NASA Goddard Space Flight Center’s Ocean Ecology Laboratory Field Group is mapping and monitoring the world’s oceans using satellite-based ocean color imagery. Several of their scientists turned to the FlowCam to ground truth satellite data and identify the composition of the open ocean phytoplankton communities.The FlowCam automatically and continuously detects individual waterborne organisms and takes a high resolution, full-color image of each one. Additionally, it provides more than 30 different measurements and can often identify the species. FlowCam is ideal for detecting and tracking harmful algae blooms and studying the potential impact of climate change on marine life. NASA receives real-time field data documenting actual oceanographic conditions. The data is quickly matched to satellite imagery for validation or supplements existing data sets providing an enhanced perspective to yield a more complete picture of the ocean and its changing colors.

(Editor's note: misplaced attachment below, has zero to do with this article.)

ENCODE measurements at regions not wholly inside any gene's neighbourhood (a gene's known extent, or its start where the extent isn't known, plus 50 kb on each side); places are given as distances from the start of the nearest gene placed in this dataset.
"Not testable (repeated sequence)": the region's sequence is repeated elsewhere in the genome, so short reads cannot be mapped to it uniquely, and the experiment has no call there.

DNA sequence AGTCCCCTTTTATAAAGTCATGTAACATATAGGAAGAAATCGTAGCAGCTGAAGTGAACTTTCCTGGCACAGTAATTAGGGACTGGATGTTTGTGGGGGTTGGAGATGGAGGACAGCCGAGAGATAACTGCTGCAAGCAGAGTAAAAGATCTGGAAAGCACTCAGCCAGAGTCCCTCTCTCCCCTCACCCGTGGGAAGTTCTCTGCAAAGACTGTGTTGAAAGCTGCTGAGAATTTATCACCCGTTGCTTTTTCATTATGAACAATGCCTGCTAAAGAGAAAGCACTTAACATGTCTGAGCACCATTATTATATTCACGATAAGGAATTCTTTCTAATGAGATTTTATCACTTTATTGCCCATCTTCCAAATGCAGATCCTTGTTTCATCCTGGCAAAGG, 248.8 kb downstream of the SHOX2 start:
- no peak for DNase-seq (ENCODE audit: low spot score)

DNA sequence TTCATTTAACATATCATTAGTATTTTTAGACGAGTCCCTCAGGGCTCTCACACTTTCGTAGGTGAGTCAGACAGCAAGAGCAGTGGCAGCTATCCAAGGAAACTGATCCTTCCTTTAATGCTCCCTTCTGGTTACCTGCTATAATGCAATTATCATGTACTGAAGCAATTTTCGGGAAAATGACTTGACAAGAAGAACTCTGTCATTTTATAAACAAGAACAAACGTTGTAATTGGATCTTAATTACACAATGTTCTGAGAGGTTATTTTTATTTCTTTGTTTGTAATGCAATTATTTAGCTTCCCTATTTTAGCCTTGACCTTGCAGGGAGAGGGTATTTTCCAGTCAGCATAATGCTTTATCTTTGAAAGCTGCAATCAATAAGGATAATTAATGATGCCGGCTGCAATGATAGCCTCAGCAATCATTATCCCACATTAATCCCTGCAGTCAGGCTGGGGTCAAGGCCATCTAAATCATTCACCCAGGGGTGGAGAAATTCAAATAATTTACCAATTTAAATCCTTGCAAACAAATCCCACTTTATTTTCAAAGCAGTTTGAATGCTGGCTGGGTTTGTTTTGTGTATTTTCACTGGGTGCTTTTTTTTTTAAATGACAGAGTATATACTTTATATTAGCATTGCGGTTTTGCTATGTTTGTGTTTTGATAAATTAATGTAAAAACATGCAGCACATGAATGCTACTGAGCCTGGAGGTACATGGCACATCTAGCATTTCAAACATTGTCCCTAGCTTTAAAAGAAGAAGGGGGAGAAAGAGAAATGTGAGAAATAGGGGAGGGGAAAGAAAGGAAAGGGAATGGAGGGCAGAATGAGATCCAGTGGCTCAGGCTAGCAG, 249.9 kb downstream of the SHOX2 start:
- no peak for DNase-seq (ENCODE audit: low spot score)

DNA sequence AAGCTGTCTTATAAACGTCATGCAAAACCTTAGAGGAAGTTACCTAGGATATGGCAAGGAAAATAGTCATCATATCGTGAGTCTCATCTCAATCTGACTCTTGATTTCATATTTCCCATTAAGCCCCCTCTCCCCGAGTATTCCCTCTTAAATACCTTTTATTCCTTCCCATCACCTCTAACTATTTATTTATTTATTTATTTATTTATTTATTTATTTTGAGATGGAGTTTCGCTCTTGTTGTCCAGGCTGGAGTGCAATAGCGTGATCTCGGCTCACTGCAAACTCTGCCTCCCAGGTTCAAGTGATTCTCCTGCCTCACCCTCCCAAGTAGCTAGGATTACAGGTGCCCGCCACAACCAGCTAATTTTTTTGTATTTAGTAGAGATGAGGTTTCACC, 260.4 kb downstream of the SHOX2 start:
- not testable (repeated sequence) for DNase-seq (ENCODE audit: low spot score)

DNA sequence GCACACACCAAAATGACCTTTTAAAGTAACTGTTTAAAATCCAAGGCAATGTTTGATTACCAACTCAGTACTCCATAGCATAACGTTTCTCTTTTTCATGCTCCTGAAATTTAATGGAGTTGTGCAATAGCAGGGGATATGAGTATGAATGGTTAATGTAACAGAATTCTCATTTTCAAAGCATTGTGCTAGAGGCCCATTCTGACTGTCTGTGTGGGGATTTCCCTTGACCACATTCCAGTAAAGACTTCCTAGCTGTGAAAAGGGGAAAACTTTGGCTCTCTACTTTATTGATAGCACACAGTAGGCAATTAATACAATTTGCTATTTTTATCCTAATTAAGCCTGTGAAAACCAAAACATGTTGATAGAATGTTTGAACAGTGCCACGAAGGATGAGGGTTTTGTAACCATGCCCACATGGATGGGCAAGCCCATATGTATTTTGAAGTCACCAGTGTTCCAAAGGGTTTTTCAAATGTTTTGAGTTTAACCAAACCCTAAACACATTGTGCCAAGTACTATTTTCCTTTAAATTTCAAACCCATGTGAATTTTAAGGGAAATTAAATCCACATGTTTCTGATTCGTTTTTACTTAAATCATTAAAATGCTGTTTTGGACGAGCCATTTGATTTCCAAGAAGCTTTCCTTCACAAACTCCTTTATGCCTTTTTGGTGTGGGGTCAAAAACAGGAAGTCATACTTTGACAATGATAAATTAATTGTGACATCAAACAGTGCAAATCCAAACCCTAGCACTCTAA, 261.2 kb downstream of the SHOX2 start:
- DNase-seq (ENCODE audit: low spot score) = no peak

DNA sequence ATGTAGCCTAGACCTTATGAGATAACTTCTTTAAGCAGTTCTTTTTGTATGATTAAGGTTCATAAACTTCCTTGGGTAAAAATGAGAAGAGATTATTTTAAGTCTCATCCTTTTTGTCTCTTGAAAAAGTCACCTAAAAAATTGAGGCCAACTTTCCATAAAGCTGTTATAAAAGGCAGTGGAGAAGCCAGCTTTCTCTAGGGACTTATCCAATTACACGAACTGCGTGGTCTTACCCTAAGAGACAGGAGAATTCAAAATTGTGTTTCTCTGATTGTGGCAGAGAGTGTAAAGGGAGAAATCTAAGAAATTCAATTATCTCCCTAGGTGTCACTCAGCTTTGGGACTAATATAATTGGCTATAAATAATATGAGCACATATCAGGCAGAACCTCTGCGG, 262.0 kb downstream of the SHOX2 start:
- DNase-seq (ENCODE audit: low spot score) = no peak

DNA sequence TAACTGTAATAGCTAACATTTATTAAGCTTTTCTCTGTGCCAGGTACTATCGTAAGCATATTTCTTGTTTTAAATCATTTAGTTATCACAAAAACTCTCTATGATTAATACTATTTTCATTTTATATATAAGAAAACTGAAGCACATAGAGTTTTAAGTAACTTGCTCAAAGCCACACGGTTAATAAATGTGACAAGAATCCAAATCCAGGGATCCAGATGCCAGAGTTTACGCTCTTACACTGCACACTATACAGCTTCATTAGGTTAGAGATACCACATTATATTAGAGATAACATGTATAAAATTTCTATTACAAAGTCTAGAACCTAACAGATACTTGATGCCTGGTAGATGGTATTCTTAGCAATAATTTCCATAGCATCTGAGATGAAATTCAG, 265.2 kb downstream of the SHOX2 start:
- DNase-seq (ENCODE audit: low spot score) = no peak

"For the firsts time, we were able to see how the kind of phytoplankton influenced the optical properties of the seawater and could immediately examine whether an unusual community was related to the seawater or to the satellite images, thanks to the FlowCam,” says Prof. Joaquim Goes, a biological oceanographer from Columbia University Earth Observatory. “The FlowCam technology allows us to achieve high-resolution maps of phytoplankton that can be related to satellite data in more meaningful ways than possible before. I think the role of the FlowCam will expand significantly.”
Photo credit: NASA Ocean Biology Processing Group, Bering and Chukchi Seas captured by VIIRS (8/30/16)